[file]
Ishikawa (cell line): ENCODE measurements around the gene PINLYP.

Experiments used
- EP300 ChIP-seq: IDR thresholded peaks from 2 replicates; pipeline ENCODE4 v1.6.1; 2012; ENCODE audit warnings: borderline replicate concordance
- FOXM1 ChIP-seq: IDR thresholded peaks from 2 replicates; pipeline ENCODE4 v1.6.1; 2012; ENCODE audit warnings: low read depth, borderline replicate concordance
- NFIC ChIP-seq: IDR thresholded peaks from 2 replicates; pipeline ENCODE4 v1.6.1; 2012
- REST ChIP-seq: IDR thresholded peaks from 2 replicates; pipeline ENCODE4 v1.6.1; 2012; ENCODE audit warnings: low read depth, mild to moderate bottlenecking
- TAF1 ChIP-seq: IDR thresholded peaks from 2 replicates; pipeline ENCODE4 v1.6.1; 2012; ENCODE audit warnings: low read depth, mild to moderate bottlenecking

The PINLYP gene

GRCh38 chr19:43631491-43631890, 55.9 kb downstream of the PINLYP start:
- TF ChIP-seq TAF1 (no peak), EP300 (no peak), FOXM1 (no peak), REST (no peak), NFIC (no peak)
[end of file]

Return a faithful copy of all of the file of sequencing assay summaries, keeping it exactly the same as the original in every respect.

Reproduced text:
Ishikawa (cell line): ENCODE measurements around the gene PINLYP.

Experiments used
- EP300 ChIP-seq: IDR thresholded peaks from 2 replicates; pipeline ENCODE4 v1.6.1; 2012; ENCODE audit warnings: borderline replicate concordance
- FOXM1 ChIP-seq: IDR thresholded peaks from 2 replicates; pipeline ENCODE4 v1.6.1; 2012; ENCODE audit warnings: low read depth, borderline replicate concordance
- NFIC ChIP-seq: IDR thresholded peaks from 2 replicates; pipeline ENCODE4 v1.6.1; 2012
- REST ChIP-seq: IDR thresholded peaks from 2 replicates; pipeline ENCODE4 v1.6.1; 2012; ENCODE audit warnings: low read depth, mild to moderate bottlenecking
- TAF1 ChIP-seq: IDR thresholded peaks from 2 replicates; pipeline ENCODE4 v1.6.1; 2012; ENCODE audit warnings: low read depth, mild to moderate bottlenecking

The PINLYP gene

GRCh38 chr19:43631491-43631890, 55.9 kb downstream of the PINLYP start:
- TF ChIP-seq TAF1 (no peak), EP300 (no peak), FOXM1 (no peak), REST (no peak), NFIC (no peak)